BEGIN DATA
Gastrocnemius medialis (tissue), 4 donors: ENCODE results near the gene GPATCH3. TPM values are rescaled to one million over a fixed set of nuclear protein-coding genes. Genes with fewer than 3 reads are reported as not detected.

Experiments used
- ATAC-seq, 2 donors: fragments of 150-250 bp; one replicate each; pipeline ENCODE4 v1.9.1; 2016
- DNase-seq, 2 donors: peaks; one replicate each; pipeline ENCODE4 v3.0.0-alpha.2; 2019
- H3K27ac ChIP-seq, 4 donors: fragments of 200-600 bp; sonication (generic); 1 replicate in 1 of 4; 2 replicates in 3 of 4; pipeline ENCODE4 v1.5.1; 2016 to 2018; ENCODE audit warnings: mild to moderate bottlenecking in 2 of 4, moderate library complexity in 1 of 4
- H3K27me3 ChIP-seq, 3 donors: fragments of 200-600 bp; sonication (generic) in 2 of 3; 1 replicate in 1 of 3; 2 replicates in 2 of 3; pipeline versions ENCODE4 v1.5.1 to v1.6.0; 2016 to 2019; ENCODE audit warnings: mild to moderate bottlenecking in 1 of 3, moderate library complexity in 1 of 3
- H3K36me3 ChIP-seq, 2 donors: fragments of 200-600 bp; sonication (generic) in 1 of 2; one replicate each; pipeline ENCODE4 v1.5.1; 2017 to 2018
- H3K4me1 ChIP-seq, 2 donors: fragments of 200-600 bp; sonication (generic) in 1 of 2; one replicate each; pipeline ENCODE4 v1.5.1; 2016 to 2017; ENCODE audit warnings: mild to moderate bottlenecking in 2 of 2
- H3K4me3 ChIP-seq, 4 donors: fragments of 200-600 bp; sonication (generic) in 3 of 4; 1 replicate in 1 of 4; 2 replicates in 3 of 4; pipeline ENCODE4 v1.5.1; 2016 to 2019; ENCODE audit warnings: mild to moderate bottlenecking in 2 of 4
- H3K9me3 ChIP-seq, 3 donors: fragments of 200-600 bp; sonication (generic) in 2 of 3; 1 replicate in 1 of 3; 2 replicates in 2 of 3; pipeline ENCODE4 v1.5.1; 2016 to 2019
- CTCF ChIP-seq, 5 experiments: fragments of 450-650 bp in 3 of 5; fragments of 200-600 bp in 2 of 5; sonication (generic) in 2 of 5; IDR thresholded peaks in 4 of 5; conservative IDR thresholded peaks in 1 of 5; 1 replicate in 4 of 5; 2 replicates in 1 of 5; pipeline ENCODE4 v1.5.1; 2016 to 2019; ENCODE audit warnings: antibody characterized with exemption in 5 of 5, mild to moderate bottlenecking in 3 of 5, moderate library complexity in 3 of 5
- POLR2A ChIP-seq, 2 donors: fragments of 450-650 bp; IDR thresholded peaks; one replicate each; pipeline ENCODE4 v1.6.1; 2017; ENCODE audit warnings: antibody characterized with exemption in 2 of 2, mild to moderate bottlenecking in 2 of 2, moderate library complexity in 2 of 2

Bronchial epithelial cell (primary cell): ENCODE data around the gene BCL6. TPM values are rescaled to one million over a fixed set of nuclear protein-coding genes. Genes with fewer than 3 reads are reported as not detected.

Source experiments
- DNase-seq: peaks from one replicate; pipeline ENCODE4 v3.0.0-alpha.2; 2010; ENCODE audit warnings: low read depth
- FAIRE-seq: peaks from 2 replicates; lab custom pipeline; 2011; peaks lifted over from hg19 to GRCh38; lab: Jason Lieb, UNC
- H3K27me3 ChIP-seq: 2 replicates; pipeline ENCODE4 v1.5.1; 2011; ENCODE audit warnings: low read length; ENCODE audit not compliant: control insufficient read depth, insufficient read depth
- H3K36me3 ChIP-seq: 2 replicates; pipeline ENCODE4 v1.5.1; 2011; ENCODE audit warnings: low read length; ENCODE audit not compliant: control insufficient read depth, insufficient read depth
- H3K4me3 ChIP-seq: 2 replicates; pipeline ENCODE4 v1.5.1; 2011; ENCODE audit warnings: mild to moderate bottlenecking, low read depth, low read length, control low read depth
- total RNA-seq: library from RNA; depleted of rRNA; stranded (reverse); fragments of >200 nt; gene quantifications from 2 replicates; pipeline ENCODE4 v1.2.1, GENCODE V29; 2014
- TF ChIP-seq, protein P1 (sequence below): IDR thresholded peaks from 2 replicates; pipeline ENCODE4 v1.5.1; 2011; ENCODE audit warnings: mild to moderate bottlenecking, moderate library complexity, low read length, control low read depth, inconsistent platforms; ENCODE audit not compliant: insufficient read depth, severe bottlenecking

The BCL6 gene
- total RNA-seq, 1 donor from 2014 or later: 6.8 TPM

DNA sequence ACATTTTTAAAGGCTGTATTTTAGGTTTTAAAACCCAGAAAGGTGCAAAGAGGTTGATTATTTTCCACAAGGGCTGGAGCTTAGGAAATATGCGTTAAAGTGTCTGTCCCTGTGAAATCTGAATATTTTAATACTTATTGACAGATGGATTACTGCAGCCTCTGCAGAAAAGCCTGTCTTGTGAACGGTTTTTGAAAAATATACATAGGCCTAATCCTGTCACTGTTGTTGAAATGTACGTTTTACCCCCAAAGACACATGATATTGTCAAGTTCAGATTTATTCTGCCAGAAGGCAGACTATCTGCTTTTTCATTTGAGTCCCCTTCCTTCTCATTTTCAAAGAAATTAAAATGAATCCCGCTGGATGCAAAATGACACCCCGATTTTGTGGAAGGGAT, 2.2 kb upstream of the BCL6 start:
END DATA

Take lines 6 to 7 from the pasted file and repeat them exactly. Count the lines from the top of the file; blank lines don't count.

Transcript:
- H3K27me3 ChIP-seq, 3 donors: fragments of 200-600 bp; sonication (generic) in 2 of 3; 1 replicate in 1 of 3; 2 replicates in 2 of 3; pipeline versions ENCODE4 v1.5.1 to v1.6.0; 2016 to 2019; ENCODE audit warnings: mild to moderate bottlenecking in 1 of 3, moderate library complexity in 1 of 3
- H3K36me3 ChIP-seq, 2 donors: fragments of 200-600 bp; sonication (generic) in 1 of 2; one replicate each; pipeline ENCODE4 v1.5.1; 2017 to 2018